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Worcestershire Patients’ Treatment Delayed Due to Reporting Failure

More than 11,000 scans of patients at Worcestershire Acute Hospitals NHS Trust (WAHT) were not assessed or written up, raising serious concerns for patient safety.

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These X-rays are used to diagnose serious health problems, including cancer along with many conditions that may require further treatment.

Of most concern here is the significant risk that patients’ treatment has been delayed.

This issue dates back to January, 2016 and was only discovered by the Care Quality Commission (CQC) during an unannounced inspection to the Trust on July 27. The independent health regulator found more than 11,000 scans remain unreported after being carried out at the radiology departments of the Alexandra Hospital, Redditch, Worcestershire Royal Hospital and Kidderminster Hospital.

Further to this, the CQC found that urgent scans were not always prioritised, meaning GPs did not receive patients’ results for more than two weeks.

The CQC has instructed WAHT to take immediate steps to resolve the matter to ensure:

  • an investigation to assess if patients with delayed scans need further treatment;
  • doctors receive the results of urgent scans as soon as possible so that treatment is not delayed any longer;
  • medics who refer patients for scans receive a report on the findings.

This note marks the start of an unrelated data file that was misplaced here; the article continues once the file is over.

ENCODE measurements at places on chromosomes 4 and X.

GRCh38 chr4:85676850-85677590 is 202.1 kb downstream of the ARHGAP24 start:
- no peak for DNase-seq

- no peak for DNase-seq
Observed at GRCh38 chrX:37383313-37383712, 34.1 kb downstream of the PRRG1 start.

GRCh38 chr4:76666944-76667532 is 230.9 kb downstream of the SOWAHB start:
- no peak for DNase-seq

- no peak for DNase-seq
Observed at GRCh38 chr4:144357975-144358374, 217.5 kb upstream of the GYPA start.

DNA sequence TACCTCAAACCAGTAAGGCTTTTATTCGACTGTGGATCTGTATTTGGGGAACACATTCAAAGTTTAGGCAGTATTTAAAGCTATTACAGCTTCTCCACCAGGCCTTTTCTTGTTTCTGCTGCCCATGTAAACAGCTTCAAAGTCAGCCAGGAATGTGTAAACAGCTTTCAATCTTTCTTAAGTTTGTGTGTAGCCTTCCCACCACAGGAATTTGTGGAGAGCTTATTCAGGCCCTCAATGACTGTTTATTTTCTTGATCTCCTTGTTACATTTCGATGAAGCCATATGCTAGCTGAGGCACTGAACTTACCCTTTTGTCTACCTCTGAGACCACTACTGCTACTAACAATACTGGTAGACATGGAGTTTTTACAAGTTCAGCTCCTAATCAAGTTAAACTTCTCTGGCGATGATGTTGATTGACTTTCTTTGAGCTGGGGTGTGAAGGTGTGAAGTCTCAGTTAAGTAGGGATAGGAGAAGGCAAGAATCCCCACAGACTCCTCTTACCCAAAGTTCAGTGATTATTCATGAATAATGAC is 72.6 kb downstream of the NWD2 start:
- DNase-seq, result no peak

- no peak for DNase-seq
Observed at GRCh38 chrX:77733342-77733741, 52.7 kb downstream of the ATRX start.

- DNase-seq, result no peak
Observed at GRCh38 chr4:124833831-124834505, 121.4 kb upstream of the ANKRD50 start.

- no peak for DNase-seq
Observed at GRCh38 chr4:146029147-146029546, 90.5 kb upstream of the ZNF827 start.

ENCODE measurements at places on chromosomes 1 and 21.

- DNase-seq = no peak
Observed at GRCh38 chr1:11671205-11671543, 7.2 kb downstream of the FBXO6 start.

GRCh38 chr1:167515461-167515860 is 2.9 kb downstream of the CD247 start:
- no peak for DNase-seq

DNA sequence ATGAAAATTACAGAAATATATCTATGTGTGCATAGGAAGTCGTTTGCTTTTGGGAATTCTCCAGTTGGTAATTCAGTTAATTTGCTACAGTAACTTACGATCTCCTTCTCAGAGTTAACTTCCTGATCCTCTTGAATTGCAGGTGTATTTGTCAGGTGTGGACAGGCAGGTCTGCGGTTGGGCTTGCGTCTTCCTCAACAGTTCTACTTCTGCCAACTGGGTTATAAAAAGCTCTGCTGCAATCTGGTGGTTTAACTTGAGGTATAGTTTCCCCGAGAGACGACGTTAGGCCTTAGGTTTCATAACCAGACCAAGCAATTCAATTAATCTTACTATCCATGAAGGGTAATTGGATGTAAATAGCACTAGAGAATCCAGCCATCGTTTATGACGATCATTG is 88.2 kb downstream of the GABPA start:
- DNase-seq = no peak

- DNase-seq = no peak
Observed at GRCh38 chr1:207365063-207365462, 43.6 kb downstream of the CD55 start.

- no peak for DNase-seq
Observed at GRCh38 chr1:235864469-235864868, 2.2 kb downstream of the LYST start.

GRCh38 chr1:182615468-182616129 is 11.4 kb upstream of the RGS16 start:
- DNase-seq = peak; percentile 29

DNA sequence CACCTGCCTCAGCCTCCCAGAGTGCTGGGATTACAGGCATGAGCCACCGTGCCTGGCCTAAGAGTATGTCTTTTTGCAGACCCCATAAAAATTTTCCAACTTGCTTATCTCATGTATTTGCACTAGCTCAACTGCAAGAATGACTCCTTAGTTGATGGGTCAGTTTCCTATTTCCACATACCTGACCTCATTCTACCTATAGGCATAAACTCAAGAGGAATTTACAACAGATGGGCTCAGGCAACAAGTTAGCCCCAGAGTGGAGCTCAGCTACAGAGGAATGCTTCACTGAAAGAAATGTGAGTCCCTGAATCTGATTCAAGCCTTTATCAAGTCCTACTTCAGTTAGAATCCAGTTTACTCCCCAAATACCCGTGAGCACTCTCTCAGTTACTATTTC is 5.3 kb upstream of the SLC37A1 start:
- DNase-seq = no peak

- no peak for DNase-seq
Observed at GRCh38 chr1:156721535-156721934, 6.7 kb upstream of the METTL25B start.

The findings of the CQC are truly shocking, as is the scale of the problem.

The Trust is reportedly facing a £50m deficit, but lack of funding in the NHS cannot and must not be allowed to be an excuse for poor patient care.

Andrew Short, interim chief medical officer at Worcestershire Acute Hospitals NHS Trust said: “The CQC had a number of questions and concerns, about a backlog of unreported plain films (X-rays), which were predominantly internally requested routine X-rays, to which we have responded fully.

“There is no backlog of GP referred X-rays, CT, MRI or ultrasound scans. We have always and will continue to prioritise urgent X-rays, chest X-rays and GP referred X-rays, and there is no backlog in these areas.”

I hope that the Trust in question fulfils its obligations under the Duty of Candour to inform any patients that may have suffered harm as a consequence of the delay in reporting these X-Rays.

Any patients who feel that they may have been affected must seek an urgent referral back to the Trust and demand that their X-rays are reviewed and acted upon.

Ian Cohen is a clinical and medical negligence solicitor at Slater and Gordon Lawyers in Liverpool. Slater and Gordon offer a free consultation for anyone wishing to pursue medical negligence claims.

Call us on 0800 916 9049 or tell us what happened so we can provide you with expert legal advice at no cost to you.

 

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